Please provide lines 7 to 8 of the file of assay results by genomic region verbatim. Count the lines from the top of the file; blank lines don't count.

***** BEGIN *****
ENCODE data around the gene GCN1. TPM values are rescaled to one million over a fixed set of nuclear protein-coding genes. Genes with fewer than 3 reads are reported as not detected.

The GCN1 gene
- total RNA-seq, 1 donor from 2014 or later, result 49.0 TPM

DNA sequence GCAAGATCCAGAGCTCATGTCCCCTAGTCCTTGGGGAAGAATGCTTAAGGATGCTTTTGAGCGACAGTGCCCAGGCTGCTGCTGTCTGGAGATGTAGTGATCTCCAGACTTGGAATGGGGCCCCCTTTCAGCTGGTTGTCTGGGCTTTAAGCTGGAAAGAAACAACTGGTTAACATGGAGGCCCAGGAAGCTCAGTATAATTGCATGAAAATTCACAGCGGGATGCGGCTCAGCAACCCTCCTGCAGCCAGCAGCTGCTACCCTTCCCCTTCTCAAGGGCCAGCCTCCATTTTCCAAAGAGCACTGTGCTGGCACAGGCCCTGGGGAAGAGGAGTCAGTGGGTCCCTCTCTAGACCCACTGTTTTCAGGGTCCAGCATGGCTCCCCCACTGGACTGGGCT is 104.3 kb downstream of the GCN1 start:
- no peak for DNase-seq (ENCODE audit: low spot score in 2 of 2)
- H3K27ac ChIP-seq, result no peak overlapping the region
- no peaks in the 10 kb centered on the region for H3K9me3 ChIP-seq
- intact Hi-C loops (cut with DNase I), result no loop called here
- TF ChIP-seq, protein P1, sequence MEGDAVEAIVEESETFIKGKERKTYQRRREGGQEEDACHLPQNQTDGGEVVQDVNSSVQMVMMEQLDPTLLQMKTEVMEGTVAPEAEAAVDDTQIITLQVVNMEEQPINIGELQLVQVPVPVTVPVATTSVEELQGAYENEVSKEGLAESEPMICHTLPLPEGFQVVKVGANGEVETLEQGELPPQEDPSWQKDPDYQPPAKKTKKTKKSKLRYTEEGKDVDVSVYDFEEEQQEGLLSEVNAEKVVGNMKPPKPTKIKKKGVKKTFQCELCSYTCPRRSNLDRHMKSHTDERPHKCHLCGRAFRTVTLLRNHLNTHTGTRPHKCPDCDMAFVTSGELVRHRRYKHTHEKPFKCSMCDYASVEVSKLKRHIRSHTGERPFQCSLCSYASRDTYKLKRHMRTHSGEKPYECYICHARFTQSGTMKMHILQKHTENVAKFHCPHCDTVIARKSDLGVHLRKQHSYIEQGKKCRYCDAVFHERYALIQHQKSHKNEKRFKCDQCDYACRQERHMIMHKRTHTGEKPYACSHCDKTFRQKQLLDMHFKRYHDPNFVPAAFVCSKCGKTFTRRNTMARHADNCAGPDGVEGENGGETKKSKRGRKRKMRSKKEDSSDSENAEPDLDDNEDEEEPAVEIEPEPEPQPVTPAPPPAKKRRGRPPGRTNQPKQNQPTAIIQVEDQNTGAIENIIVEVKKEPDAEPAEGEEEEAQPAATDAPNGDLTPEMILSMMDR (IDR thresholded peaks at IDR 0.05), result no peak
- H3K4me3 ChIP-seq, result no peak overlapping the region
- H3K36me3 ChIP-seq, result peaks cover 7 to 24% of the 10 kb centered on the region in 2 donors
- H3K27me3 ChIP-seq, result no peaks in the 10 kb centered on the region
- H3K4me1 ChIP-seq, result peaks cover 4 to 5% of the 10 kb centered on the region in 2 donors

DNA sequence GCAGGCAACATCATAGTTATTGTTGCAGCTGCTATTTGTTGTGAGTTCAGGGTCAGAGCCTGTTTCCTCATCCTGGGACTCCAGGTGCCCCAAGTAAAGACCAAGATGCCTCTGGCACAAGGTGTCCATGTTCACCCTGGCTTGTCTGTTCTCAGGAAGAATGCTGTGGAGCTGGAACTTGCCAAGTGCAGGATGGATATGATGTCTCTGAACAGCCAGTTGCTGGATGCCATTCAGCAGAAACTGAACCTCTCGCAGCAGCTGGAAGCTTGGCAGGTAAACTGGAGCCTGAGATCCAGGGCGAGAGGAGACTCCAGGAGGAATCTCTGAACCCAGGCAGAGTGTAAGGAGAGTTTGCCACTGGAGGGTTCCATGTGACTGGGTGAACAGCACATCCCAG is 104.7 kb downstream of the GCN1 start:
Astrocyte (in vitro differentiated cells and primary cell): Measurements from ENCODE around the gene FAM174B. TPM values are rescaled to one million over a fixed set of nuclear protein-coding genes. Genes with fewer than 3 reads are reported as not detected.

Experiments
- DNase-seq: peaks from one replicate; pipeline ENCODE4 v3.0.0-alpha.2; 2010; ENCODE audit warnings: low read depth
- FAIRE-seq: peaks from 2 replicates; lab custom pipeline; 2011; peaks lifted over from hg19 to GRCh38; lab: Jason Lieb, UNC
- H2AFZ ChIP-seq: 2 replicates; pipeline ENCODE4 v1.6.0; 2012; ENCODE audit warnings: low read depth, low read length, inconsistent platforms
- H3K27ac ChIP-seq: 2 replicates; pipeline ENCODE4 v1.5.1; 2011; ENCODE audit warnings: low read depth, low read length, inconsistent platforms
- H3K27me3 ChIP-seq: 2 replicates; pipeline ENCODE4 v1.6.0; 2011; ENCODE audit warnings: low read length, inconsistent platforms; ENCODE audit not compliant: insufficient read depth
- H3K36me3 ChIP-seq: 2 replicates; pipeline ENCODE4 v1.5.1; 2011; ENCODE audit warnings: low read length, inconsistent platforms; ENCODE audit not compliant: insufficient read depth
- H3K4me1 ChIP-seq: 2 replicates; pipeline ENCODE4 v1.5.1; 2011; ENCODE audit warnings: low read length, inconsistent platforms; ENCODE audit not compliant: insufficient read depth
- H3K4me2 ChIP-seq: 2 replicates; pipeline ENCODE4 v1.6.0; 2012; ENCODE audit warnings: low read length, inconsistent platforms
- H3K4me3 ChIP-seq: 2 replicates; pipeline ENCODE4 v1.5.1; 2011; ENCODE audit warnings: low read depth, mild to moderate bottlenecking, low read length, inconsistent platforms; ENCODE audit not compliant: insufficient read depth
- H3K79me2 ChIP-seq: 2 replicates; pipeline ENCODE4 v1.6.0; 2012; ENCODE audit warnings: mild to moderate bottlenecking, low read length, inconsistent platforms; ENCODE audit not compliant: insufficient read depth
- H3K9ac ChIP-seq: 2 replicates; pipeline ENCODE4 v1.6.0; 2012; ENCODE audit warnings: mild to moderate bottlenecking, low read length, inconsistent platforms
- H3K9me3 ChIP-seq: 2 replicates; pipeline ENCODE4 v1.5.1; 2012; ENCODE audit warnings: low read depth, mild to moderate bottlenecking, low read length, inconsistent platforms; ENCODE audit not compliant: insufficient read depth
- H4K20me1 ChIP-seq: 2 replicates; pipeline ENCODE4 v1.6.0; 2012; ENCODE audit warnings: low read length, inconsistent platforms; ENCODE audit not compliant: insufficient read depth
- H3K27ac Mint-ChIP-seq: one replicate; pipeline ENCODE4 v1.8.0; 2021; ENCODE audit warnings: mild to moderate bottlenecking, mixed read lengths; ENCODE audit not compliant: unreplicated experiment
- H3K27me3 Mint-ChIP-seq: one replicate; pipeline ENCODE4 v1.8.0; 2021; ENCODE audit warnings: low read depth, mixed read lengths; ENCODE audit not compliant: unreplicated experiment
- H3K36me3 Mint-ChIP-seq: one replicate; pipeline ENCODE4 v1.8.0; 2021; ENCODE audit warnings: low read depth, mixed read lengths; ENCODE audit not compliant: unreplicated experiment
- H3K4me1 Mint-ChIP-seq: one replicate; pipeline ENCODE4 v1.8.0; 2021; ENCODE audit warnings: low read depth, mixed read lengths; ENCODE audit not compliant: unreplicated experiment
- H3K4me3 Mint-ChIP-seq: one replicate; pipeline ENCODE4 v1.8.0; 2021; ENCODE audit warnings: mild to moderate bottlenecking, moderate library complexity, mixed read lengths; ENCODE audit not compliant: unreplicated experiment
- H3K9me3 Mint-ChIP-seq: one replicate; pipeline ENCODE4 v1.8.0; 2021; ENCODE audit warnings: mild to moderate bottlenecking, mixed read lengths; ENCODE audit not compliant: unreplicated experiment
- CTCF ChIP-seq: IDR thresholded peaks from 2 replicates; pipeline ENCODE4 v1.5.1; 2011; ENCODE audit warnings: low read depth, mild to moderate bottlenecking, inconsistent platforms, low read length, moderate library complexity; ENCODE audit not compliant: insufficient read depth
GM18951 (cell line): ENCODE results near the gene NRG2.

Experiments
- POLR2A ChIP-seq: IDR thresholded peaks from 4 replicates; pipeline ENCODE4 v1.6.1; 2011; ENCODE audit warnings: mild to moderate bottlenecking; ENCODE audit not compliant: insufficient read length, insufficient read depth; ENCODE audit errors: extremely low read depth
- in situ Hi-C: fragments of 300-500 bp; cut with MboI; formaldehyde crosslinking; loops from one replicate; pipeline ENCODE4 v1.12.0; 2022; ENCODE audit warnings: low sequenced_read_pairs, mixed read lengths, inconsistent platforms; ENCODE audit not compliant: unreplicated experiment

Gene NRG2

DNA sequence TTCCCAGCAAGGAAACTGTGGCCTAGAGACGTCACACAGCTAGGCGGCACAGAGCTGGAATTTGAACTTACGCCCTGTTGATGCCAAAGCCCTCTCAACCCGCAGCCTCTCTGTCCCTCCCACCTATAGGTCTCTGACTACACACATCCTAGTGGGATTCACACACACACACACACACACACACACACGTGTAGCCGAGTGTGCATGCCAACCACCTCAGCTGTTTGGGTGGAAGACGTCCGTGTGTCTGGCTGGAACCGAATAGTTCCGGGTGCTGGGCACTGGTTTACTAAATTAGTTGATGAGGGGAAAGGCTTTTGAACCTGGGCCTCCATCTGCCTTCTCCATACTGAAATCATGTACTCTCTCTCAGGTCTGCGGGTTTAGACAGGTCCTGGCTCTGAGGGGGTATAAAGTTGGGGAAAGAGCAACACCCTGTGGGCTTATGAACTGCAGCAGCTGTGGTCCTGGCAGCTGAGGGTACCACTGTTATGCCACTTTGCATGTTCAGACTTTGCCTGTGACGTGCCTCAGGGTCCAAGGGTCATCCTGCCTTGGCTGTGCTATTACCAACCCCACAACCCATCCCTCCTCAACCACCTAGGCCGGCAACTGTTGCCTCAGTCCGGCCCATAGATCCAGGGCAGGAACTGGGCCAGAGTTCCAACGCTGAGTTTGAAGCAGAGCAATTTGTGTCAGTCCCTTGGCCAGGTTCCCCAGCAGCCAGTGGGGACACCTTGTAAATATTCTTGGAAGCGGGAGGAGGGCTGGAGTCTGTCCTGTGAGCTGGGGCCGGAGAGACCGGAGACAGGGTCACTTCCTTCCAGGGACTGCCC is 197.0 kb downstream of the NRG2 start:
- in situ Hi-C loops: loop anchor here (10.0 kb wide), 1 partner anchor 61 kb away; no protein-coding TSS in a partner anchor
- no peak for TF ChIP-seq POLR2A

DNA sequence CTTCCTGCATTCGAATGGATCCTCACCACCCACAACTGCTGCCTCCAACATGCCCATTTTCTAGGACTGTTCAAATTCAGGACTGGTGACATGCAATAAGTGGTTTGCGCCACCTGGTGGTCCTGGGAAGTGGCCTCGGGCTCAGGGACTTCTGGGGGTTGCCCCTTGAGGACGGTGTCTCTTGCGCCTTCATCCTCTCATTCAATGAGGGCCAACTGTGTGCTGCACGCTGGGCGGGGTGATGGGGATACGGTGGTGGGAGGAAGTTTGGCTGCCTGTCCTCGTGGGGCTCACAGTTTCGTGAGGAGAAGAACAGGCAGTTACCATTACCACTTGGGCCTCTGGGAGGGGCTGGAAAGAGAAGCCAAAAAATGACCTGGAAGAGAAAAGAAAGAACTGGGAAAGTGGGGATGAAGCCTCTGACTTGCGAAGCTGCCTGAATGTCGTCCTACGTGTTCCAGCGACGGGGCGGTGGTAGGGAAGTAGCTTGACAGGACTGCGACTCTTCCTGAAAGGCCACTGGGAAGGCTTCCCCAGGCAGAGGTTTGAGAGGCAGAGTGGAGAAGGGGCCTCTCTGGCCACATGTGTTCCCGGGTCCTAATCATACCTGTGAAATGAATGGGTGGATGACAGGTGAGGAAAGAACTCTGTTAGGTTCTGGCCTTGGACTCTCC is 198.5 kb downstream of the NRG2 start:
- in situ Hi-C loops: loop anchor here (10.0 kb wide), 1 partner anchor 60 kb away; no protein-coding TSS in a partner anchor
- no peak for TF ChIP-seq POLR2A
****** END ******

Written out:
- no peaks in the 10 kb centered on the region for H3K9me3 ChIP-seq
- intact Hi-C loops (cut with DNase I), result no loop called here